Patriots 17, Jets 16: Handing Out Game Balls, Game Falls After Jets Suffer Another Devastating Loss To Patriots

December 22, 2014

By Brad Carroll

 

Depressing doesn't begin to describe the New York Jets' 17-16 loss to the New England Patriots in the second to last game of the season Sunday afternoon. Rex Ryan couldn't lead his team to one last victory over the coach, quarterback and team both he and every single Jets fan wants to beat more than any other. In his last chance, Ryan couldn't get the job done against Tom Brady and Bill Belichick.

 

It was the same old story for the Jets, as the defense played great, completely shutting down an offense that everyone thought couldn't be stopped, but the offense couldn't pull their weight in getting what would have been an uplifting victory in this terrible season.

 

The loss drops the Jets record to 3-12 with one game against the Miami Dolphins remaining on the schedule next Sunday. The Jets will have a tough time finding the will to win that game, which is a direct result of falling short against the Patriots in what players considered their Super Bowl. The Jets came agonizingly close to winning, but the end result was another devastating loss.

 

Here is a look at the players that did their part in trying to beat New England, and get our Game Balls, and those players that couldn't get the job done, with Game Falls representing the coal in their stocking. Surprisingly enough, it isn't easy filling either list.

 

Game Balls

David Harris: The Jets linebacker had a team-high 10 tackles, which put him over the 1,000-tackle mark for his career. Harris had six solo stops, a tackle for a loss, a half-sack and added a quarterback hit against New England. He might have played his final home game in Green and White Sunday, however, as Harris is a soon-to-be free agent.

 

Marcus Williams: The Jets cornerbacks actually played well against the Patriots, and Williams came through with what should have been the biggest play of the season. Williams intercepted Brady in the fourth quarter, giving the Jets excellent field position with the chance to regain the lead late in the game. We all know how that worked out, however. He added seven tackles and had three pass knockdowns in the game.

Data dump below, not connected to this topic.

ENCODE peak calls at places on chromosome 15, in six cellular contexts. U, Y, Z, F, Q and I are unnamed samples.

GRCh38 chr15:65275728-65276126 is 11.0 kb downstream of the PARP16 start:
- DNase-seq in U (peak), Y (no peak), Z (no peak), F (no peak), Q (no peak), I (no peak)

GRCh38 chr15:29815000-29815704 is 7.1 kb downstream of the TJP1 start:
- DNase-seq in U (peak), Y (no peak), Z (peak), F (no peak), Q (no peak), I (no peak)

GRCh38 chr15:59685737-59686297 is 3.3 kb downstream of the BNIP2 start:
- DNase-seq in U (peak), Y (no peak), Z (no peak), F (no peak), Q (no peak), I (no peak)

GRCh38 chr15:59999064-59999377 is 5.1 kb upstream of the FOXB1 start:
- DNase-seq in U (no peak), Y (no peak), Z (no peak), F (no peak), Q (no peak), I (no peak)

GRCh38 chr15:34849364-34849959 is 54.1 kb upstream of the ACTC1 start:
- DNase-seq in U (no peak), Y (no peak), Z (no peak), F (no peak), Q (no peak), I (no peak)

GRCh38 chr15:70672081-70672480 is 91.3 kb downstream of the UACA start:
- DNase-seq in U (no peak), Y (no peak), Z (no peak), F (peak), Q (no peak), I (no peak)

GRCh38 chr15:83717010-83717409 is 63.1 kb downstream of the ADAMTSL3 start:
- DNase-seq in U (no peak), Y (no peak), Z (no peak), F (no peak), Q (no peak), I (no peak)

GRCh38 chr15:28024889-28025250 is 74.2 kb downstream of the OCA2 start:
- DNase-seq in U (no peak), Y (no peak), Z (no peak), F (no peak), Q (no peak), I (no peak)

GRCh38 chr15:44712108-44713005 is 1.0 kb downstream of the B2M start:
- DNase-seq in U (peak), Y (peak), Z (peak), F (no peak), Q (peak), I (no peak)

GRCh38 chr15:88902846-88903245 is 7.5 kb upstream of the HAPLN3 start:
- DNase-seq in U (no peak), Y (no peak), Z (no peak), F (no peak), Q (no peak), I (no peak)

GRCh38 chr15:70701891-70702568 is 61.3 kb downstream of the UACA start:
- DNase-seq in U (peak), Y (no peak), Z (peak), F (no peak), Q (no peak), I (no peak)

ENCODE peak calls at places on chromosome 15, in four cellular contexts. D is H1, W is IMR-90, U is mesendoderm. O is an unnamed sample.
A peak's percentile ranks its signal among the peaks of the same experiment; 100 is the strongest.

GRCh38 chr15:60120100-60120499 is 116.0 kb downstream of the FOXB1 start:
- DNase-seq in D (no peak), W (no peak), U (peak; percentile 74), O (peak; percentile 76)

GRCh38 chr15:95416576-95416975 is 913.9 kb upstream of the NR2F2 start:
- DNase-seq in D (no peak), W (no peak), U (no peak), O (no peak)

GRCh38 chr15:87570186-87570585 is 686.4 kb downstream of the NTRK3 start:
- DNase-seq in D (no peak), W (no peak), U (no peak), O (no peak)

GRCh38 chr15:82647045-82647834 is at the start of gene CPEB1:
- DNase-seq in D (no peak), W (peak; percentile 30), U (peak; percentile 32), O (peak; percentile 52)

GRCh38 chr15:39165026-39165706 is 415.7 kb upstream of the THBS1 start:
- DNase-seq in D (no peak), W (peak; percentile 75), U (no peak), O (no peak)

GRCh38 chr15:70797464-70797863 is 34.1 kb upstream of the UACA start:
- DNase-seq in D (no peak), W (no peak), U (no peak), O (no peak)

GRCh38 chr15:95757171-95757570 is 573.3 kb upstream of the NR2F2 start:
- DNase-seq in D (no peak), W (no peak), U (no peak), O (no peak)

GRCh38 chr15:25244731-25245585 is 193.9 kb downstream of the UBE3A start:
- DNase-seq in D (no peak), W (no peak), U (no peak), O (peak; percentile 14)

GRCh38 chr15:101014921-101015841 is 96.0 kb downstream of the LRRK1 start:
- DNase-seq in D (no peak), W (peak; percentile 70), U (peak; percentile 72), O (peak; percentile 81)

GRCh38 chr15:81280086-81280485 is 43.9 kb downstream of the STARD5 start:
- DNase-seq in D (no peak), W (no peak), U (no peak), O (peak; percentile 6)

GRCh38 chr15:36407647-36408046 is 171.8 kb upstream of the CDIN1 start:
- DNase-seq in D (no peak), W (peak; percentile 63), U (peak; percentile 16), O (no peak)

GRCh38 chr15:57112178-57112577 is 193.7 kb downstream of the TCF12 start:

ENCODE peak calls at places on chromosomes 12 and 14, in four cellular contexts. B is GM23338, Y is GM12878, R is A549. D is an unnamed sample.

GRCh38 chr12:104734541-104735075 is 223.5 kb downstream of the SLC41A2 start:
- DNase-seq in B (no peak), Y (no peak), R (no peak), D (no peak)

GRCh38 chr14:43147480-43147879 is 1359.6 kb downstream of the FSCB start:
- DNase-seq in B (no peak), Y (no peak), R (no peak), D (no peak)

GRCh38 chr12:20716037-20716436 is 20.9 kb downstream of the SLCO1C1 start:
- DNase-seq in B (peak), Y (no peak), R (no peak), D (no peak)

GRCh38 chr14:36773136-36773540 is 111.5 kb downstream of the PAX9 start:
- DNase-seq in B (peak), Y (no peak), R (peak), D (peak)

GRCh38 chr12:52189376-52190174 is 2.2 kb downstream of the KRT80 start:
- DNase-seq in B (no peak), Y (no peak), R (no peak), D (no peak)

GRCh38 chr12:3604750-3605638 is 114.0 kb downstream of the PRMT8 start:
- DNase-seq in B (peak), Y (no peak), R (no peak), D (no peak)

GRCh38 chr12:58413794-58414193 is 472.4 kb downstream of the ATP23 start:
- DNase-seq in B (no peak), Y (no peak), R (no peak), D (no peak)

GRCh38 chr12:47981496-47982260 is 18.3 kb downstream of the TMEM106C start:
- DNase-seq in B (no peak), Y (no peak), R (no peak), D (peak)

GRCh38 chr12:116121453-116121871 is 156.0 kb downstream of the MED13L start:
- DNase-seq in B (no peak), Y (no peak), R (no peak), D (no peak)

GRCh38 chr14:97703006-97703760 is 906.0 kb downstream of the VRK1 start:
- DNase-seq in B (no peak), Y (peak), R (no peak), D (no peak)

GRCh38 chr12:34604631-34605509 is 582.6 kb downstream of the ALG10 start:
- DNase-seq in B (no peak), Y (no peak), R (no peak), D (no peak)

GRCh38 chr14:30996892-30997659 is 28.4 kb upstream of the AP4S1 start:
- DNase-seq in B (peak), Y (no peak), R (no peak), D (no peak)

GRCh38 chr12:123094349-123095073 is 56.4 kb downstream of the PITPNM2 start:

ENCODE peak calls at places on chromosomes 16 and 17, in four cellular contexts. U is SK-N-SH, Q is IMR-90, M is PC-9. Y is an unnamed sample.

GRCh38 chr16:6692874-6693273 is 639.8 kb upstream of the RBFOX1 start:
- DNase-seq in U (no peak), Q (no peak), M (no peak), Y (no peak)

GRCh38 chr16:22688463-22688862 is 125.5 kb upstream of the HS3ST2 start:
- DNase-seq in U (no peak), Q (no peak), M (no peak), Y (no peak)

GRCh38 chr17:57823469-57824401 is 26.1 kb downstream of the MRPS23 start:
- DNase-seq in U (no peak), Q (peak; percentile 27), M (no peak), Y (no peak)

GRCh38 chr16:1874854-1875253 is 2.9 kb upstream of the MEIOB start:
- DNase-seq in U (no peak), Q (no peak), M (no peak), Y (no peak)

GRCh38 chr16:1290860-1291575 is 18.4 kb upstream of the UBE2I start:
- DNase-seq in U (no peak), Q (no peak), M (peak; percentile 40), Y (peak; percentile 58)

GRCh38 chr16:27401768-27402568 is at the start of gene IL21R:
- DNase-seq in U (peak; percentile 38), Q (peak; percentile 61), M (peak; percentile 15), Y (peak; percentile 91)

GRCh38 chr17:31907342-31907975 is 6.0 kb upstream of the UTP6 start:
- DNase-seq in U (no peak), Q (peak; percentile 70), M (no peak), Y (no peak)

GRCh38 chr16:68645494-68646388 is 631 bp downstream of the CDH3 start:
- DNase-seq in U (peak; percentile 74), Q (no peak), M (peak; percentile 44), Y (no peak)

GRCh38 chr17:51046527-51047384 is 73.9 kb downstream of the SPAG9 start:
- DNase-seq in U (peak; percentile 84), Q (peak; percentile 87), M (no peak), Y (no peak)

Jeff Cumberland: He finally had an impact on offense from the tight end position, catching three passes for 43 yards and a touchdown. Cumberland has the ability to be a playmaker, but the Jets didn't take advantage of that potential this season. Another lost opportunity with plenty of blame to go around.

 

Game Falls

Geno Smith: He played solid at times, completing 17-of-27 passes for 210 yards, including a 20-yard touchdown pass to tight end Jeff Cumberland. But Smith proved yet again he's not the quarterback of the now or future. He threw a killer interception late in the third quarter that the Patriots eventually turned into what would be the game-winning touchdown early in the fourth quarter. Smith later took a horrible sack with about five and a half minutes to play that turned a possible 42-yard field goal attempt to take the lead into a 52-yard kick that Nick Folk had partially blocked. The Jets had just intercepted Brady, giving the Jets the ball at the Patriots' 30, but Smith actually lost yardage after getting a huge gift from his defense. The sack was just another example of Smith not understanding game situation and what it takes to win games.

 

Nick Folk: In both games against the Patriots this season, Folk had the opportunity to put the Jets ahead with late-game field goals. The first kick, in Week 7 when the Jets still had a chance to make the season meaningful, was blocked with no time left to effectively eliminate the team from playoff contention. The second, Sunday with over five minutes to play, was blocked again, this time tipped by Vince Wilfork, ruining another opportunity to put the Jets in the lead late in the fourth quarter. Folk has had the worst season of his Jets career this year.

 

Eric Decker: He had just two catches for 21 yards. He was targeted four times in the offense, not at all numbers you'd expect from a No. 1 wide receiver.

 

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